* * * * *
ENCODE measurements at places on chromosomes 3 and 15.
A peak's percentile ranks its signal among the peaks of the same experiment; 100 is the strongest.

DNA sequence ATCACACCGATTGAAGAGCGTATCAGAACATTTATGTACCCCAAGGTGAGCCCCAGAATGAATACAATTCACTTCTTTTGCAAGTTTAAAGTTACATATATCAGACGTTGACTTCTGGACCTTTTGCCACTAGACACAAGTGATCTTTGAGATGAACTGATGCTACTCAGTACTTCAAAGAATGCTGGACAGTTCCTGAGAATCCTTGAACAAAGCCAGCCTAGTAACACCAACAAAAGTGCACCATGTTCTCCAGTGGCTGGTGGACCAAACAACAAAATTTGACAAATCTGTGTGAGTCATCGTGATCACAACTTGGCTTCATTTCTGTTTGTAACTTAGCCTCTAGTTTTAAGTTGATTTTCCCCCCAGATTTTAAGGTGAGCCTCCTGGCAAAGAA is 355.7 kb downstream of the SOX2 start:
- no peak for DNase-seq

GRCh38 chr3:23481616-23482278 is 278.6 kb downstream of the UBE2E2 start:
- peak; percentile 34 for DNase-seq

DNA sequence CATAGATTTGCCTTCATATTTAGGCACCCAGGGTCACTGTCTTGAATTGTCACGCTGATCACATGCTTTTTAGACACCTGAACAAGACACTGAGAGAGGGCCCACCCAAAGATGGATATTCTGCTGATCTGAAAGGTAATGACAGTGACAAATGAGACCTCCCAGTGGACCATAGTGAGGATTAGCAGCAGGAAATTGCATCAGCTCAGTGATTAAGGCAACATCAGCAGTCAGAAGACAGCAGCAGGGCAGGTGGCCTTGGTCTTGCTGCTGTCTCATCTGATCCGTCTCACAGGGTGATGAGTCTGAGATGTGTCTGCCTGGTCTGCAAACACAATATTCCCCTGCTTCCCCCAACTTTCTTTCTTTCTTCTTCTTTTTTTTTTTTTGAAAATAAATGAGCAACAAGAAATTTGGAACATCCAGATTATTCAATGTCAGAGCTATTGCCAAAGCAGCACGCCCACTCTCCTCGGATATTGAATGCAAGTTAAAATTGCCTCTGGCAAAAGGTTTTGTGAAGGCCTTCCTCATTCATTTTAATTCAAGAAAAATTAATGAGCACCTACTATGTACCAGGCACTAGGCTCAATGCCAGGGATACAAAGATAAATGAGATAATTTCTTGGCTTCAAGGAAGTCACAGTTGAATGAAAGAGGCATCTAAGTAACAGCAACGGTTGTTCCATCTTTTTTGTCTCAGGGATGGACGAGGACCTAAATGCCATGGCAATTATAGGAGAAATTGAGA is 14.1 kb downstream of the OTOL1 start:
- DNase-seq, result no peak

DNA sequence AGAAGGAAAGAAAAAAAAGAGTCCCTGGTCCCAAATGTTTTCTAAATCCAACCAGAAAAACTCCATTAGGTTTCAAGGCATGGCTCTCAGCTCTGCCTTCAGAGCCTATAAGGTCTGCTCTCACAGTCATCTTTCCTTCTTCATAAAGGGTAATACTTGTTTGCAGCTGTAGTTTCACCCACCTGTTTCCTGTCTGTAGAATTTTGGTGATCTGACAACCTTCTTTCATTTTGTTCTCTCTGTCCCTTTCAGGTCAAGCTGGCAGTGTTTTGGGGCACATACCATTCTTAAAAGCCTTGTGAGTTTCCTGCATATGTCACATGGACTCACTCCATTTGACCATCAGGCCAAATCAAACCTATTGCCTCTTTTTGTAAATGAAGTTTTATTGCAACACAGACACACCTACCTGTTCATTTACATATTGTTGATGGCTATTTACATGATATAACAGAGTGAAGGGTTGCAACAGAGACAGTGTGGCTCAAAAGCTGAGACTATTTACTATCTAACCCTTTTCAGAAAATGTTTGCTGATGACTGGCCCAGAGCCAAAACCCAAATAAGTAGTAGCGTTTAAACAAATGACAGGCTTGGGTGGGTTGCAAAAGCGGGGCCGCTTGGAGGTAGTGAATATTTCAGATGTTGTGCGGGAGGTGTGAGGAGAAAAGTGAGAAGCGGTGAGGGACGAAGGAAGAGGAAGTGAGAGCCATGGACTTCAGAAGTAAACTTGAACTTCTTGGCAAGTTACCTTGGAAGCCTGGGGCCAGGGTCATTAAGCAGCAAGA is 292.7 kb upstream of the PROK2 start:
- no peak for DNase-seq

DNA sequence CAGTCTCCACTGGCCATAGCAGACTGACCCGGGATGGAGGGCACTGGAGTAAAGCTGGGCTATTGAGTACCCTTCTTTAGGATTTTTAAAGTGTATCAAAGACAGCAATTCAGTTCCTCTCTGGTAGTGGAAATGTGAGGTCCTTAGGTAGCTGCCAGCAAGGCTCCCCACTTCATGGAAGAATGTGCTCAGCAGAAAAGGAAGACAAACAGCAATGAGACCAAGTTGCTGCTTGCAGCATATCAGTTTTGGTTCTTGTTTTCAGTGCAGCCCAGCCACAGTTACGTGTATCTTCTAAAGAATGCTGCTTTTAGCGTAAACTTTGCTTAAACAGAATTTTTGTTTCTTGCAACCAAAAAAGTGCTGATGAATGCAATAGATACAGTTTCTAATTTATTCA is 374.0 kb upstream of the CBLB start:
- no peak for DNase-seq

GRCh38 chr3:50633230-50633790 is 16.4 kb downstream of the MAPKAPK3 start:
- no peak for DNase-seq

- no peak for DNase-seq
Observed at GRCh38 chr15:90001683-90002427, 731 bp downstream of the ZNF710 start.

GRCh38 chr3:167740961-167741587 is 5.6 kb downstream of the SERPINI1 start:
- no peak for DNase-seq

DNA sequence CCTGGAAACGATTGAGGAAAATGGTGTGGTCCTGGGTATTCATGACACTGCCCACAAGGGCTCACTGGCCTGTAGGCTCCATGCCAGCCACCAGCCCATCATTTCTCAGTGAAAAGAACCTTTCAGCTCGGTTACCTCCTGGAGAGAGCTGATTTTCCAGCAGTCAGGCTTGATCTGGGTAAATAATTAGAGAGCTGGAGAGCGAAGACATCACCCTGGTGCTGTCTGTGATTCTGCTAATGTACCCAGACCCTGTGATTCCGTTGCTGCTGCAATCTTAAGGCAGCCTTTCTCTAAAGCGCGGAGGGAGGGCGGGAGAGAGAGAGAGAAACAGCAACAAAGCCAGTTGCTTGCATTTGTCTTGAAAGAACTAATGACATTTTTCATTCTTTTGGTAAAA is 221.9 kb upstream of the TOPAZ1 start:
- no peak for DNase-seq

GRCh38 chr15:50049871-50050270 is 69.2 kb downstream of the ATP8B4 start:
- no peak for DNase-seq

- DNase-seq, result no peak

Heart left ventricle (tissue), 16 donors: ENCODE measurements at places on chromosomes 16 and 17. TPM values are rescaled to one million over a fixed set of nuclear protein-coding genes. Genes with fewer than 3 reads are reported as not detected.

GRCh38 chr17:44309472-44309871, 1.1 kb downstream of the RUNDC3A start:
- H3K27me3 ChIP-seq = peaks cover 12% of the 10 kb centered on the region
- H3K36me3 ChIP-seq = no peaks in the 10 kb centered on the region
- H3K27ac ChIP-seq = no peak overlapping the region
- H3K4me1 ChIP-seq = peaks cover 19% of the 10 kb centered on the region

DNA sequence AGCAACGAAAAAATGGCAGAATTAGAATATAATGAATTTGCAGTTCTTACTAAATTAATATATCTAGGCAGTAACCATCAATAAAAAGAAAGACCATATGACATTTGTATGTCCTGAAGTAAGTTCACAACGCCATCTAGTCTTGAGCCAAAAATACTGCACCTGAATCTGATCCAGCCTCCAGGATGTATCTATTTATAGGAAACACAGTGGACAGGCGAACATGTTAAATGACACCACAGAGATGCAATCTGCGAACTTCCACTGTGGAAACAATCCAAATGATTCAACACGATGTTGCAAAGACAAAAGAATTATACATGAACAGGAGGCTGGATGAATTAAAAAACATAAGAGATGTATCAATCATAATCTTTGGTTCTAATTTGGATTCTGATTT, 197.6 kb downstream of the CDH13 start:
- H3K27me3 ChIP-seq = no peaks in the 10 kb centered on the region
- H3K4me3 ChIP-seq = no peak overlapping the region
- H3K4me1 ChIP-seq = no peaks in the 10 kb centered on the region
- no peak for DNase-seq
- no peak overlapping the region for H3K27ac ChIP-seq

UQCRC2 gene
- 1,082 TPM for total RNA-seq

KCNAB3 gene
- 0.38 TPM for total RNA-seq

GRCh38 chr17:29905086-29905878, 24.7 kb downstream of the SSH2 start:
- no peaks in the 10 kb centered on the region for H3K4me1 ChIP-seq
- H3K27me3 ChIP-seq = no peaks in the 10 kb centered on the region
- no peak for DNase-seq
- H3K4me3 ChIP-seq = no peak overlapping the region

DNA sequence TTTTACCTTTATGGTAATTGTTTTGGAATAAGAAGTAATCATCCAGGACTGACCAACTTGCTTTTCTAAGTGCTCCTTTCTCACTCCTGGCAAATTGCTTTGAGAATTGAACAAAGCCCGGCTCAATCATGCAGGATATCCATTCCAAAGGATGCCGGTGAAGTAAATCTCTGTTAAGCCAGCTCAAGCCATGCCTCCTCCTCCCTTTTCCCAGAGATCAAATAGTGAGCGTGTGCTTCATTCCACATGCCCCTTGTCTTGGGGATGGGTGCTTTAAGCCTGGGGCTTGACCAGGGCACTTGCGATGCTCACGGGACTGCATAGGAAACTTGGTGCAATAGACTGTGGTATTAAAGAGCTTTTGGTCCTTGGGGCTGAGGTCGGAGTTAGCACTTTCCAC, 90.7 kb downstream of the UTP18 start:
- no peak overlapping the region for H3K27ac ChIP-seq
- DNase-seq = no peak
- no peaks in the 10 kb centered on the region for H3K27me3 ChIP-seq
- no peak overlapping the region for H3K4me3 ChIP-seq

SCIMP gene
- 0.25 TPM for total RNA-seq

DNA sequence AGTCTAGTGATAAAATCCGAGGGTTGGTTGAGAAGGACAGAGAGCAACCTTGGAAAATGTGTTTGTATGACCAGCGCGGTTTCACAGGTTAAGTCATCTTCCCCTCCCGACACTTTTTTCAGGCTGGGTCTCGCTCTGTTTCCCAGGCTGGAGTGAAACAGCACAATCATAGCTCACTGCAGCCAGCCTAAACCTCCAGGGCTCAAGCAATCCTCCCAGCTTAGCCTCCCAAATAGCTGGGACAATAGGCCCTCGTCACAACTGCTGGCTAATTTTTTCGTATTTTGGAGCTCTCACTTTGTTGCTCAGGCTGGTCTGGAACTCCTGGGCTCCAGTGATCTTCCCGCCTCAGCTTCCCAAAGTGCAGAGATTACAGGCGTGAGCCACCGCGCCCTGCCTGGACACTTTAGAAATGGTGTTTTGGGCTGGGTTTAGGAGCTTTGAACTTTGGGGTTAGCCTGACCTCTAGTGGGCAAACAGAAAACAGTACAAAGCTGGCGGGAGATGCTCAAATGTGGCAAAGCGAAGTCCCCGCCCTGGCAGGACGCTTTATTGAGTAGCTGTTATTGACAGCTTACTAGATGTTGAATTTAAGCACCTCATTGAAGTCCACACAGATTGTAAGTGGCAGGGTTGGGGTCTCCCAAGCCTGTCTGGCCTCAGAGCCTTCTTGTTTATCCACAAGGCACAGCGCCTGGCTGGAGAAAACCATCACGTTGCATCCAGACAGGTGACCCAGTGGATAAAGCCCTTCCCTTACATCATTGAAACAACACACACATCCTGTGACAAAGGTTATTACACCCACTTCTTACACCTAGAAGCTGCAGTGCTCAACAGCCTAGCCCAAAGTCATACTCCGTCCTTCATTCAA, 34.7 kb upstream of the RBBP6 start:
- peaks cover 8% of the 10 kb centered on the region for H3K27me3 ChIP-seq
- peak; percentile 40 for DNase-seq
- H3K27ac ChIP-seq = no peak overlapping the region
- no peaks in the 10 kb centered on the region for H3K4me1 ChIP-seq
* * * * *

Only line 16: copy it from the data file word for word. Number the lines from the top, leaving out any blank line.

Observed at GRCh38 chr15:90001683-90002427, 731 bp downstream of the ZNF710 start.